Thursday, March 24, 2011

An Audio Journey into the Rainforests of Mamori

Mamori Sound Project
6th Annual Workshop/Residency for sound artists & composers
@ Mamori Lake (Amazon, Brazil) / October 2011 / 2 weeks

This Kickstarter Project is to assist in funding eight US sound artists to participate in this year's Mamori Sound Project and, by doing so, help this whole exceptional project in the Amazon survive. This project will only be funded if at least $25,500 is pledged by Tuesday May 31, 1:00am EDT.

Mamori Sound Project is an independent residency/workshop that has been carried out in the Brazilian Amazon since 2005 by a small non-profit organization, integrated by sound artist Francisco López and the cultural association Mamori ArtLab, based in Spain and Brazil. Mamori Sound Project supports the local community at Mamori Lake (Amazonas state, Brazil) by providing jobs every year for a significant number of people in this community.

The Mamori Sound Project is a 2-week workshop/residency for professional and semi-professional sound artists and composers with previous experience in the area of sound experimentation and field recordings. It takes place at Mamori Lake, in the middle of the Brazilian Amazon, and involves theoretical/discussion presentations, field work and studio work. The workshop/residency has a special focus on creative approaches to the work with field recordings, through an extensive exploration of natural sound environments. It does not have a technical character but is instead conceived and directed towards the development and realization of a collective project of sonic creation with the interaction of all participant artists/composers. The activities of the workshop/residency include: Introductory theoretical/discussion presentation sessions on field recordings and sound creation, with a historical/philosophical perspective.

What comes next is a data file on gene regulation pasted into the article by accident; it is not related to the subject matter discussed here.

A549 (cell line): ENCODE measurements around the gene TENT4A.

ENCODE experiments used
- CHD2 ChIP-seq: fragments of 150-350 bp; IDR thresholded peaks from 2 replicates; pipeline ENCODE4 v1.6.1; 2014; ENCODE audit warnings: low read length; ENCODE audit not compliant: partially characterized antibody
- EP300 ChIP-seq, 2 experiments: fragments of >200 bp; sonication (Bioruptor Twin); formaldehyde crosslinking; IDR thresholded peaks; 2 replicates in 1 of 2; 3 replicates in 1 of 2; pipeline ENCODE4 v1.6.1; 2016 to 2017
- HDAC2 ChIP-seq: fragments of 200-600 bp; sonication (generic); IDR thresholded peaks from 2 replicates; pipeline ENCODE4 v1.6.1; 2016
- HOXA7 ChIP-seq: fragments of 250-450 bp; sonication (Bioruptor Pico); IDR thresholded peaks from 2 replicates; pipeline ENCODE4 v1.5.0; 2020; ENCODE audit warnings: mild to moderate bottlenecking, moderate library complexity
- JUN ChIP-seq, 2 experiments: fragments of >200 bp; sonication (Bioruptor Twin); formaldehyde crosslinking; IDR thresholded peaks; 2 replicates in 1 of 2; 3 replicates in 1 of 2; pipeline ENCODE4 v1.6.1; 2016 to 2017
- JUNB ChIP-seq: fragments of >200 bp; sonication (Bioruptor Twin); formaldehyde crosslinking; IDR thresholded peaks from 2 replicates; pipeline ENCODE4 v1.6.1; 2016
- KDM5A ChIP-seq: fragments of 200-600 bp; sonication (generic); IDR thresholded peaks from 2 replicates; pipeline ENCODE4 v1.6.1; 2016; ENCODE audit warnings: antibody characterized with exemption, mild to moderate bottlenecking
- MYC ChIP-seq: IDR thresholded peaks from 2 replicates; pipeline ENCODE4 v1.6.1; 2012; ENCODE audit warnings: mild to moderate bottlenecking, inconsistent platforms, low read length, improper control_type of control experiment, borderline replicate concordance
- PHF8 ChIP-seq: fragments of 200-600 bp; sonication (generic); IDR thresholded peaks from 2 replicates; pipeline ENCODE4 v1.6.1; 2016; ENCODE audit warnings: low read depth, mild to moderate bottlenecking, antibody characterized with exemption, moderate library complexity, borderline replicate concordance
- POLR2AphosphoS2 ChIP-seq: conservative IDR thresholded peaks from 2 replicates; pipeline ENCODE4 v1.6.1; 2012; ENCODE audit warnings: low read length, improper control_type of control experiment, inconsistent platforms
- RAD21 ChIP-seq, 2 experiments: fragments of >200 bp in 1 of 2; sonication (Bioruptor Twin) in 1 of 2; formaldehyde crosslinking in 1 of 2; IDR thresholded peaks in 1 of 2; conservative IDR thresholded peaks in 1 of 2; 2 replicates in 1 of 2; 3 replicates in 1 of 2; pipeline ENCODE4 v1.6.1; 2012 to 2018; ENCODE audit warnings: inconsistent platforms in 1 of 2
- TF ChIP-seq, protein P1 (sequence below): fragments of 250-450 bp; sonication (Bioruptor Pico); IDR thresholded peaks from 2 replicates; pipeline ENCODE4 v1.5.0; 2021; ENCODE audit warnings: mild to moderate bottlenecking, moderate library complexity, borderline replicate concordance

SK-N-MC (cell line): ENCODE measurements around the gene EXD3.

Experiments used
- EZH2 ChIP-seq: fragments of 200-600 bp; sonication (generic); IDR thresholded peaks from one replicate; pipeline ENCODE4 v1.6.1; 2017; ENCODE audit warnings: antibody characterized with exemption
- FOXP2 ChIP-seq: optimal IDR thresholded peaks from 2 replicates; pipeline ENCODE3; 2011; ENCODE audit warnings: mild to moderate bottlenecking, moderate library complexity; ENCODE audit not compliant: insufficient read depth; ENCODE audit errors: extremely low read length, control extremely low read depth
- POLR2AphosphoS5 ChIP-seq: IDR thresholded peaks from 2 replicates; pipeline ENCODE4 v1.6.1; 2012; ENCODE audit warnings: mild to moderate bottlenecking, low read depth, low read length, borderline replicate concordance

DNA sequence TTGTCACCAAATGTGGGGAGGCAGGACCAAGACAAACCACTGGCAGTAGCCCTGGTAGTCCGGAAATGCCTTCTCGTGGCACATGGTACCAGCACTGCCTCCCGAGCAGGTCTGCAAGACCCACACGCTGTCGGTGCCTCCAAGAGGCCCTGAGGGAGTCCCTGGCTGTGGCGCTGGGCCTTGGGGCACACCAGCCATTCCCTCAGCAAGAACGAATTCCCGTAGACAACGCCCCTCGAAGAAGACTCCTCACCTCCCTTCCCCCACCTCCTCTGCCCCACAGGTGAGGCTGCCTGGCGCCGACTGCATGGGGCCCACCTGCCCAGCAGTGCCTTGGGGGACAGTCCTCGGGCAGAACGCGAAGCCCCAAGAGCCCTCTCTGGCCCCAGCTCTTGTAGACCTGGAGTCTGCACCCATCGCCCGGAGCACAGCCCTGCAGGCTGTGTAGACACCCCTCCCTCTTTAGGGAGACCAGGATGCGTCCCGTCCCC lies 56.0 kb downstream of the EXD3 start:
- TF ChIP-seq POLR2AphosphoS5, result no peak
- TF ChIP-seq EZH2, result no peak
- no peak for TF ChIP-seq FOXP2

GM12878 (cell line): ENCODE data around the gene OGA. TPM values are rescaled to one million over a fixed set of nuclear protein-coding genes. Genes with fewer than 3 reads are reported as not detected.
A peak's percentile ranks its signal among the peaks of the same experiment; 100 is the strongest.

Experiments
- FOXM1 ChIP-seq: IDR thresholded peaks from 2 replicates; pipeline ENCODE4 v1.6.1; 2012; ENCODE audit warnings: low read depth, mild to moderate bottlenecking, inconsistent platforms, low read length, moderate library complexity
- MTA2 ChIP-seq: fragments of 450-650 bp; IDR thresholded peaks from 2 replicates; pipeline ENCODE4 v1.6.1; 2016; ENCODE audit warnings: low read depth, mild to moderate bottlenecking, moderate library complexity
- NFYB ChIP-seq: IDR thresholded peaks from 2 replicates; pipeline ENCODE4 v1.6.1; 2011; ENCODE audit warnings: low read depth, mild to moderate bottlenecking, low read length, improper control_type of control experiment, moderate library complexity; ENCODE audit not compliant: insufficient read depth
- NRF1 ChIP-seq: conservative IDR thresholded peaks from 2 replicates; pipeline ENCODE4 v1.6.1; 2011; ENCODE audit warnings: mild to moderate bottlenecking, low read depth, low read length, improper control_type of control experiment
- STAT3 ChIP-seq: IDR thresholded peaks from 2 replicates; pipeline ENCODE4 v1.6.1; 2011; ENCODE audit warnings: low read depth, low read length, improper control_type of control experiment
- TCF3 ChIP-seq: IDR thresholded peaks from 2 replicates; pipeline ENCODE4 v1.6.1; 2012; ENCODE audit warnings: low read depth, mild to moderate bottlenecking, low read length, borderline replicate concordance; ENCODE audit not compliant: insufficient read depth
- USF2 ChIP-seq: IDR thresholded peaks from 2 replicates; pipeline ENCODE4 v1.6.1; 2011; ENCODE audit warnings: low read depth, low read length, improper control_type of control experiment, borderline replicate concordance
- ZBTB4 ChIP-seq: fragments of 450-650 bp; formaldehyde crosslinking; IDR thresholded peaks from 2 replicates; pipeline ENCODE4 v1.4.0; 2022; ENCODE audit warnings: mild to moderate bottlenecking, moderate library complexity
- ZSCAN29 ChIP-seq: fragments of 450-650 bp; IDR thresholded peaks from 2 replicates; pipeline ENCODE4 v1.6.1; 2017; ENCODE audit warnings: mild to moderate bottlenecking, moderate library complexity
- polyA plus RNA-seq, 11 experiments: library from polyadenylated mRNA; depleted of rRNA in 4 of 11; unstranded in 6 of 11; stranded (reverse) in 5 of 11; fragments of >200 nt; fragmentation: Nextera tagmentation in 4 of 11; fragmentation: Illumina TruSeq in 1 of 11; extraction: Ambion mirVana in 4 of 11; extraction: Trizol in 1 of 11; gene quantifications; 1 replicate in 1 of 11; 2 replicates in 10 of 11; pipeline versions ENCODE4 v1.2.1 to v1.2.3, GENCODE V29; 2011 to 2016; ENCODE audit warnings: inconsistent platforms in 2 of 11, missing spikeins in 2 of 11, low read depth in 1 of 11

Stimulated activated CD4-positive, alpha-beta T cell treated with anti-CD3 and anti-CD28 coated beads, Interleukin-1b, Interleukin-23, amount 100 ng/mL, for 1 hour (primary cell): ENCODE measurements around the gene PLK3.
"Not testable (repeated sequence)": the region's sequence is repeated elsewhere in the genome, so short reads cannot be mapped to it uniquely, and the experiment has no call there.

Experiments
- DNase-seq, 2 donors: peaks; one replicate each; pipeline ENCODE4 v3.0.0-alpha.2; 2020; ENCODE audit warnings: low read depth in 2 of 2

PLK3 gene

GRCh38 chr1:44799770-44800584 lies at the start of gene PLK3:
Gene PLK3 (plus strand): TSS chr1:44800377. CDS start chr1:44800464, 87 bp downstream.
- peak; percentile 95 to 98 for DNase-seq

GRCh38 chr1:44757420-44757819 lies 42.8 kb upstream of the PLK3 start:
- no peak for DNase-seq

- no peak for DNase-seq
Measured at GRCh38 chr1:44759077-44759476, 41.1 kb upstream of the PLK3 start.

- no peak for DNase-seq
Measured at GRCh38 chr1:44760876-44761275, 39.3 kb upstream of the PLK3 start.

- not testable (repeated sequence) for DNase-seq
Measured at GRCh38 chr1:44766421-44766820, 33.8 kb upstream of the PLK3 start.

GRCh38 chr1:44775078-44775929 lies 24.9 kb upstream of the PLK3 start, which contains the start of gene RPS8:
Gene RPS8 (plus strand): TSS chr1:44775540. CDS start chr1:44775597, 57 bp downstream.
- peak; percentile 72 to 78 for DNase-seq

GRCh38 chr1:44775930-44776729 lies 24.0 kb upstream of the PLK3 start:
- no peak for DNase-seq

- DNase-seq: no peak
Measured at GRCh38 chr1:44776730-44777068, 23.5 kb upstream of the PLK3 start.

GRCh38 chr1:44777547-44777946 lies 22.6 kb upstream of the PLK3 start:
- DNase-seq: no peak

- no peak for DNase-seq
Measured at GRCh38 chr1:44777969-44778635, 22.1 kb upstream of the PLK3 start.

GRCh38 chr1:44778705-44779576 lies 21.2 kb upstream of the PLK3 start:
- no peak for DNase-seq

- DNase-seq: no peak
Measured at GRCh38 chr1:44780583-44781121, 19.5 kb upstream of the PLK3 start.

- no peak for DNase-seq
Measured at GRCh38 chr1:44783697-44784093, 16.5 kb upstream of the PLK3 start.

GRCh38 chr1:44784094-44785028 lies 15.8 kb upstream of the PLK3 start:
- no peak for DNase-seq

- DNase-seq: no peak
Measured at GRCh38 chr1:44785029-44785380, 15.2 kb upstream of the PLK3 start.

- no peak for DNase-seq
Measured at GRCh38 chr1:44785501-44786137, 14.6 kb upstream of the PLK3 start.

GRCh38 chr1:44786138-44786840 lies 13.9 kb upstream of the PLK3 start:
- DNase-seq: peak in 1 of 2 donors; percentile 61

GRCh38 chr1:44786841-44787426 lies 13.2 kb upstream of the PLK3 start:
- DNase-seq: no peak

• Field trips (both diurnal and nocturnal) for extensive listening and recording of sound environments.
  • Collective listening and discussion sessions of the sound materials gathered. Sessions of studio work (with laptop) using these materials.
  • Development and realization of a sound piece by each participant (or in small groups), as part of the collective project.
  • Public presentation of the finished pieces for both the participant artists and members of the local community at Mamori Lake.
All these activities are organized in a daily schedule according to the changing sonic environments of the rainforest. This typically involves many hours of field and studio work but there is also flexibility to allow participants to choose from several schedule options and to have the opportunity to carry out other activities related to the daily life in this environment, such as fishing for food or interacting with the local community.

[project home:]

Tuesday, March 15, 2011

Walter Murch about the layers of sound for the editing of a film

[an excerpt from "Film Sound: Theory and Practice"]

I think it's generally misleading  to say, "Well, that sequence had eighty tracks, it must be great." Ideally, for me,  the perfect sound film has zero tracks. You try to get the audience to a point, somehow, where they can imagine the sound. They hear the sound in their minds, and it really isn't on the track at all. That's the ideal sound, the one that exists totally in the mind, because it's the most intimate. It deals with each person's experience, and it's obviously of the highest fidelity imaginable, because it's not being translated through any kind of medium.